Shared Taxonomy

A cluster analysis was performed on the averaged distance matrices to derive the shared event taxonomy. Figure 2 depicts this taxonomy. The shared event taxonomy has six levels. Level 5 shows the general class of common daily-life events, and level 0 shows its specific members such as "writing." At level 4, this class is divided in three subclass groups of roughly home ("doing the dishes" to "closing the door"), nonhome ("sitting at the computer" to "phoning") and emotion events ("getting angry"). These goups are further divided at lower levels. The group of home events includes, for example, groups of household ("doing the dishes" to "cooking"), wake-up ("getting dressed" to "sleeping") and food events ("eating" to "making coffee") at level 3; clean-up ("doing the dishes" to "doing the laundry") and hygiene events ("going to the bathroom" to "brushing one's teeth") at level 2; and cloth ("getting dressed," "getting undressed") and entrance events ("opening the door," "closing the door") at level 1. The group of nonhome events includes, for example, groups of work ("sitting at the computer" to "writing"), transport ("driving the car" to "riding the bicycle") and leisure events ("watching television" to "going for a walk") at level 3; and media events ("watching television" to "listening to the radio") at level 2.

Figure 2. The shared event taxonomy.

The shared event taxonomy is also limited to six levels and three subclass groups, and constrained to semantic relations as most participants' taxonomies (for similar examples, compare Figures 1 and 2). This suggests that the shared taxonomy is a fair depiction of the cultural consensus that the participants are instantiating in their taxonomies.

A multidimensional scaling was performed on the averaged distance matrices to derive the dimensions underlying the shared event taxonomy. Results show that a single dimension solution accounted for 94% of the variance. Figure 3 depicts this one-dimensional scaling of the shared event taxonomy. It shows that events are lined along a location dimension, with home and nonhome events at each end, and emotion events in the middle. These findings suggest that the place where an event happens determines its overall position in the shared event taxonomy. By including some additional emotion events (e.g., "being glad"), however, a second orthogonal dimension may emerge (i.e., a pleasure dimension, with pleasant versus unpleasant events at each end).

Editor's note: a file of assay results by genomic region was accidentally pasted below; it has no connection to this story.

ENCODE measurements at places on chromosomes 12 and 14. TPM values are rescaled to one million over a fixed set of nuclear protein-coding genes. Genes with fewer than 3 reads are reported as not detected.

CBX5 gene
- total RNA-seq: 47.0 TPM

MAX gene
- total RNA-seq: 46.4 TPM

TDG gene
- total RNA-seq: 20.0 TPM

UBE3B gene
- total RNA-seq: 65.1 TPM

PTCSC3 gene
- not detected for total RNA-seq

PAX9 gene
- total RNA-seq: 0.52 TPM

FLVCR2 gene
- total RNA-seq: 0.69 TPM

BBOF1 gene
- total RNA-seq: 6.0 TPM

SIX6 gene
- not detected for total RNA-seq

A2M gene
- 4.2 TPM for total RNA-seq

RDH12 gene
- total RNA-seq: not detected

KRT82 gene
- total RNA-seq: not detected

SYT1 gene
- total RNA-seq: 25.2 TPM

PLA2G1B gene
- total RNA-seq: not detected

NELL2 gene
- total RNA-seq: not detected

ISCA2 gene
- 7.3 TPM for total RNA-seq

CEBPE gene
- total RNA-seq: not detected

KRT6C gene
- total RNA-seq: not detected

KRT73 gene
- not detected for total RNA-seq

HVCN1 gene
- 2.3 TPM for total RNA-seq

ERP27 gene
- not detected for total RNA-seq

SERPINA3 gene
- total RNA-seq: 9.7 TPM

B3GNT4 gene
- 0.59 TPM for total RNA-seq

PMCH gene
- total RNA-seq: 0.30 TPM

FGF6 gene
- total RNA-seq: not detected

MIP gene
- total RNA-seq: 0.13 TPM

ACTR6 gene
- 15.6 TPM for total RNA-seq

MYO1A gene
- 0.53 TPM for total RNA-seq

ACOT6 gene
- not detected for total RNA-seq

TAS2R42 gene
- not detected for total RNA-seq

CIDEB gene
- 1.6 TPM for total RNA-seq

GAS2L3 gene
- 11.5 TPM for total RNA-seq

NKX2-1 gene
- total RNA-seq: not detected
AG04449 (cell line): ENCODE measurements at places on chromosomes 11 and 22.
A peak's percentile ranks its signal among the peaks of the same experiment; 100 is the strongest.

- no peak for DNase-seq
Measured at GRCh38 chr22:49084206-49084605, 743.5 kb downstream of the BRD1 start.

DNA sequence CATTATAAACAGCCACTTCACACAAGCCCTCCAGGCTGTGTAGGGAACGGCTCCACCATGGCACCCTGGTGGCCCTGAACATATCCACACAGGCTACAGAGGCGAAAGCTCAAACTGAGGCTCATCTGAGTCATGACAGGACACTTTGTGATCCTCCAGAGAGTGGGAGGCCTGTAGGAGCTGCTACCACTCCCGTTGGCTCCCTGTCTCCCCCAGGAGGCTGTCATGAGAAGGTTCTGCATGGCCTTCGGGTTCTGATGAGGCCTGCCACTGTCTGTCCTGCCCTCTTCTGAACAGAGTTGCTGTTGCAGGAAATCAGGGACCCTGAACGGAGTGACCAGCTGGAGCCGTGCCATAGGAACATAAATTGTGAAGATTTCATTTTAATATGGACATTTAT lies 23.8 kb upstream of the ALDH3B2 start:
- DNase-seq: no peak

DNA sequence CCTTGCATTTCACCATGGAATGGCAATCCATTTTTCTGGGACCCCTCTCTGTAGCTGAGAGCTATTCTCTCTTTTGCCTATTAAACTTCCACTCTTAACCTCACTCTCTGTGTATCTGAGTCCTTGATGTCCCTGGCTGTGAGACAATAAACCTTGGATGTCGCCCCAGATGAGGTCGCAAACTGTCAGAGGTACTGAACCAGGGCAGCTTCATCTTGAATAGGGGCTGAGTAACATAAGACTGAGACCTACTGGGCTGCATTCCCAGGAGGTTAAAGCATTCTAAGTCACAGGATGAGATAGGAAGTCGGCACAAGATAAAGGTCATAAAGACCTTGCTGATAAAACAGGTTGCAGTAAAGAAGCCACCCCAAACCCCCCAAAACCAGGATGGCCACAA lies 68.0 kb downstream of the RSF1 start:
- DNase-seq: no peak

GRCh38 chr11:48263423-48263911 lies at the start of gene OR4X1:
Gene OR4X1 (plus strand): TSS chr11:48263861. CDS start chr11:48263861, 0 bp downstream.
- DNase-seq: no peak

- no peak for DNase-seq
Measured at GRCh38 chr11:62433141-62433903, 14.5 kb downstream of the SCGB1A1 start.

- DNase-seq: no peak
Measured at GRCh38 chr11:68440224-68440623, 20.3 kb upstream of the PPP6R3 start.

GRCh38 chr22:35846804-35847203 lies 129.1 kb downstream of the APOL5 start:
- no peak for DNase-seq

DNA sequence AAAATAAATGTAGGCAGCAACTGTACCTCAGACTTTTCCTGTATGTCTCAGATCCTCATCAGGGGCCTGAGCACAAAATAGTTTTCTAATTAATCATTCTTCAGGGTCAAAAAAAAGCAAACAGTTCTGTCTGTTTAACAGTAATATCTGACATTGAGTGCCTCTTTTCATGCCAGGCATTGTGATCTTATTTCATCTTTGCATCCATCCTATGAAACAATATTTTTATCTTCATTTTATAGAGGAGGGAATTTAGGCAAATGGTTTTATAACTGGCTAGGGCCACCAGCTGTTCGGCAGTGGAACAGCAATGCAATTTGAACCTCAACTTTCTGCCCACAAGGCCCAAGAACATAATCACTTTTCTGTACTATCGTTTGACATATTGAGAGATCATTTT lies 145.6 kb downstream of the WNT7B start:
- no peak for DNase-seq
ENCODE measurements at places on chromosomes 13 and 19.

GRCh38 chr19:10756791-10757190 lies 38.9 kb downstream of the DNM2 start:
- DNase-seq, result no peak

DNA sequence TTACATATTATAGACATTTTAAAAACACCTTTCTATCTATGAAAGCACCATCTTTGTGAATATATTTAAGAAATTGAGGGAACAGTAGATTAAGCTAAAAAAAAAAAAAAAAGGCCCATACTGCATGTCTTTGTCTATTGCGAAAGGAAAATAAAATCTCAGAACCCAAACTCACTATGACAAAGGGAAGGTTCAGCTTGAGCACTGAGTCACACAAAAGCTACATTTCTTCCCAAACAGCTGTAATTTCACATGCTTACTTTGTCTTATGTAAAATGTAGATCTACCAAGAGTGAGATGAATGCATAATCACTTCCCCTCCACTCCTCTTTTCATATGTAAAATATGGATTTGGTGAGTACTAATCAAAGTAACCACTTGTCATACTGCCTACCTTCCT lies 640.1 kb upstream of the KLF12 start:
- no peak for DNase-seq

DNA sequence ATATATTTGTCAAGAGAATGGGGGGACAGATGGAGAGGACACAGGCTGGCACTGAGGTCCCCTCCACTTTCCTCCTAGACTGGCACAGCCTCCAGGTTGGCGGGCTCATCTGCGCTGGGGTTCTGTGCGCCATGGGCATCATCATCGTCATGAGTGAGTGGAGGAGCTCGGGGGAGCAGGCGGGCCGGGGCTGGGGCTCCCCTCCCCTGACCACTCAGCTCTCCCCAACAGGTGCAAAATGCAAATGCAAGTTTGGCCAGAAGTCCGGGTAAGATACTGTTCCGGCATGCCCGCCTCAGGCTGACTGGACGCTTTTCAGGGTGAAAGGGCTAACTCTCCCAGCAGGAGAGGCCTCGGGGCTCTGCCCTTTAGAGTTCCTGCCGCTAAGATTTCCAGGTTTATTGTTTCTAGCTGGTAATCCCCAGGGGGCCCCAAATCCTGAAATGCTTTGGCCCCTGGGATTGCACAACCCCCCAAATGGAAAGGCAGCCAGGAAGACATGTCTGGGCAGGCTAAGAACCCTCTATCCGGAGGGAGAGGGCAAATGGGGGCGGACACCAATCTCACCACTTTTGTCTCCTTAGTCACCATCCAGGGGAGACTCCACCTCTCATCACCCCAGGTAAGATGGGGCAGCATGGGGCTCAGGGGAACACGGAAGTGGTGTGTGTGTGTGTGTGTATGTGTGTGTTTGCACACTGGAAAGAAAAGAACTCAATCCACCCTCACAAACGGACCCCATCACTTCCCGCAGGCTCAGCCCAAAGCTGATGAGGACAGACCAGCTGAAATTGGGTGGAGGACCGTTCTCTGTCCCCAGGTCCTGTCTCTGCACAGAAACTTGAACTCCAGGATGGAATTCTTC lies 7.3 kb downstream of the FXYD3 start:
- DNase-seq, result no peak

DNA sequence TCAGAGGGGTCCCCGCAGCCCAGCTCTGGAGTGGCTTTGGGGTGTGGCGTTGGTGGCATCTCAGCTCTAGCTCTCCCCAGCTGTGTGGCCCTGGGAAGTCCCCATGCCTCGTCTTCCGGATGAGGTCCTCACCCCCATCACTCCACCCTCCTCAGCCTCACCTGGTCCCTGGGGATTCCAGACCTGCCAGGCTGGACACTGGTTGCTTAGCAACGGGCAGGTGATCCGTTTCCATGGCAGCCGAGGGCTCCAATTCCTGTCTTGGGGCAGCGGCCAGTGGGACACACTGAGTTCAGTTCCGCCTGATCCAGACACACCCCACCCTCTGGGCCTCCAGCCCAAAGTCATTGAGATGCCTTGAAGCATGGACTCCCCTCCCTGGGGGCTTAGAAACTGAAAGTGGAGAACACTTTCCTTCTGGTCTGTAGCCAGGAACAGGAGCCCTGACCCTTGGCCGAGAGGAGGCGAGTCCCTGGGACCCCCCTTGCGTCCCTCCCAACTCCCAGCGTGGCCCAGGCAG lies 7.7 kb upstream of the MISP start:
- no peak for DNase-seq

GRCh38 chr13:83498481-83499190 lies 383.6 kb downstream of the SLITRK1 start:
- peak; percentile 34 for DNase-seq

Figure 3. A one-dimensional scaling of the shared event taxonomy.


The combined findings of this experiment show a shared cognitive representation of events in the minds of individuals. This representation amounts to a taxonomy of limited scope and constrained membership in which events are clustered by semantic relations in particular, and alligned on a location dimension in general. Thus, like natural kinds, common events also support the theoretical perspective of cognitive universals in the representation of the world.

The shared event representation shows that people have event taxonomies not restricted to the subordinate, basic, and superordinate levels. For example, the superordinate levels for "doing the dishes" include clean-up events, household events, home events, and common daily-life events. Depending on the context, an event can be represented at any of those levels of abstraction. However, these levels are also limited in number which suggests some pragmatic constrains on abstracting events.

The shared event representation also shows that people have event taxonomies based on semantic relations. For example, "driving the car," "taking the bus" and "riding the bicycle" are clustered together for being transport events. Depending on a specific cognitive task, however, an event could be linked to other events based on different relations. For example, "left the office," "drove the car," and "got home" could be linked chronologically in a memory task. This suggests that the taxonomic representation of events may be a conceptual source from which events could be sampled for further cognitive processes that would relate them in non-taxonomic ways.


Alejandro López Rousseau, Instituto de Empresa at Madrid. Heike Tappe, Department of Linguistics, and Christopher Habel, Department of Cognitive Science.


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Correspondencia a: Correspondence concerning this article should be electronically addressed to the first author at

This research was supported by the German Research Council (DFG).